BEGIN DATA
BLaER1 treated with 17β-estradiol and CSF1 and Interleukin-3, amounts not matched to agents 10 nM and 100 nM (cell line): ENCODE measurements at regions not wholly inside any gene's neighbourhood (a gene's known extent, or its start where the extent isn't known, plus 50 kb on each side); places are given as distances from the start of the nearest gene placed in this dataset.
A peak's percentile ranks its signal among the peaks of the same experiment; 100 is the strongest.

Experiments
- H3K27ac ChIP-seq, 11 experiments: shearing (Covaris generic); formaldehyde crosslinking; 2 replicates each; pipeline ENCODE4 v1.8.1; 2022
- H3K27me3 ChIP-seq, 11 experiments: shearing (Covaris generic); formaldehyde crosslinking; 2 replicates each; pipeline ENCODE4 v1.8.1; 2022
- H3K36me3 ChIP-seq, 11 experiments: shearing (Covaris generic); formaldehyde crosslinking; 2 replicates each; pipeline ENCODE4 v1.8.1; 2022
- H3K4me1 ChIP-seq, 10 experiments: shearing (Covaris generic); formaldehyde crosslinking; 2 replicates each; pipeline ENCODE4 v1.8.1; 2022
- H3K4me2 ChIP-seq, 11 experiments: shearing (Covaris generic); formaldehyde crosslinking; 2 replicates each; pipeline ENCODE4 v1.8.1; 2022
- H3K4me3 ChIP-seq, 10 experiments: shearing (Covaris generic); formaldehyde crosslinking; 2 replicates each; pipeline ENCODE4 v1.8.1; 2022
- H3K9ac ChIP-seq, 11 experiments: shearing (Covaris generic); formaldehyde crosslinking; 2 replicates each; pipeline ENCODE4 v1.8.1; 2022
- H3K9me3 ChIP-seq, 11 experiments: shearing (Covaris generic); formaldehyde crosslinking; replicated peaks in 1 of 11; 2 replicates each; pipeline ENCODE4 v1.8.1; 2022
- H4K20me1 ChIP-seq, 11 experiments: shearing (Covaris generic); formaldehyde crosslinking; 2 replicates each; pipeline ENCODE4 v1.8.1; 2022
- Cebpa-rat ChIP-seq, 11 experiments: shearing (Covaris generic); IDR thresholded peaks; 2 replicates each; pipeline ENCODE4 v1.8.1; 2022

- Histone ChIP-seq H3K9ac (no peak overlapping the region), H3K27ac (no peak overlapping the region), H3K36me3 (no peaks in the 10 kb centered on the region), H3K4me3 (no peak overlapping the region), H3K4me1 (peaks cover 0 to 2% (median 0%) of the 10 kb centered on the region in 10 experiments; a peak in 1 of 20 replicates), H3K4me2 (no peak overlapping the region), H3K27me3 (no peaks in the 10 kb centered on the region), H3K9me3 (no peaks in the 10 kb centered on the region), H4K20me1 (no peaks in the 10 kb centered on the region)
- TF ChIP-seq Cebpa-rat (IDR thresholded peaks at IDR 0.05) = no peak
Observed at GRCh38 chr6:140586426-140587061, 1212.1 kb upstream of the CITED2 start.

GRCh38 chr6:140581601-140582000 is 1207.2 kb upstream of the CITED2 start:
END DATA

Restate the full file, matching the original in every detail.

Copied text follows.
BLaER1 treated with 17β-estradiol and CSF1 and Interleukin-3, amounts not matched to agents 10 nM and 100 nM (cell line): ENCODE measurements at regions not wholly inside any gene's neighbourhood (a gene's known extent, or its start where the extent isn't known, plus 50 kb on each side); places are given as distances from the start of the nearest gene placed in this dataset.
A peak's percentile ranks its signal among the peaks of the same experiment; 100 is the strongest.

Experiments
- H3K27ac ChIP-seq, 11 experiments: shearing (Covaris generic); formaldehyde crosslinking; 2 replicates each; pipeline ENCODE4 v1.8.1; 2022
- H3K27me3 ChIP-seq, 11 experiments: shearing (Covaris generic); formaldehyde crosslinking; 2 replicates each; pipeline ENCODE4 v1.8.1; 2022
- H3K36me3 ChIP-seq, 11 experiments: shearing (Covaris generic); formaldehyde crosslinking; 2 replicates each; pipeline ENCODE4 v1.8.1; 2022
- H3K4me1 ChIP-seq, 10 experiments: shearing (Covaris generic); formaldehyde crosslinking; 2 replicates each; pipeline ENCODE4 v1.8.1; 2022
- H3K4me2 ChIP-seq, 11 experiments: shearing (Covaris generic); formaldehyde crosslinking; 2 replicates each; pipeline ENCODE4 v1.8.1; 2022
- H3K4me3 ChIP-seq, 10 experiments: shearing (Covaris generic); formaldehyde crosslinking; 2 replicates each; pipeline ENCODE4 v1.8.1; 2022
- H3K9ac ChIP-seq, 11 experiments: shearing (Covaris generic); formaldehyde crosslinking; 2 replicates each; pipeline ENCODE4 v1.8.1; 2022
- H3K9me3 ChIP-seq, 11 experiments: shearing (Covaris generic); formaldehyde crosslinking; replicated peaks in 1 of 11; 2 replicates each; pipeline ENCODE4 v1.8.1; 2022
- H4K20me1 ChIP-seq, 11 experiments: shearing (Covaris generic); formaldehyde crosslinking; 2 replicates each; pipeline ENCODE4 v1.8.1; 2022
- Cebpa-rat ChIP-seq, 11 experiments: shearing (Covaris generic); IDR thresholded peaks; 2 replicates each; pipeline ENCODE4 v1.8.1; 2022

- Histone ChIP-seq H3K9ac (no peak overlapping the region), H3K27ac (no peak overlapping the region), H3K36me3 (no peaks in the 10 kb centered on the region), H3K4me3 (no peak overlapping the region), H3K4me1 (peaks cover 0 to 2% (median 0%) of the 10 kb centered on the region in 10 experiments; a peak in 1 of 20 replicates), H3K4me2 (no peak overlapping the region), H3K27me3 (no peaks in the 10 kb centered on the region), H3K9me3 (no peaks in the 10 kb centered on the region), H4K20me1 (no peaks in the 10 kb centered on the region)
- TF ChIP-seq Cebpa-rat (IDR thresholded peaks at IDR 0.05) = no peak
Observed at GRCh38 chr6:140586426-140587061, 1212.1 kb upstream of the CITED2 start.

GRCh38 chr6:140581601-140582000 is 1207.2 kb upstream of the CITED2 start: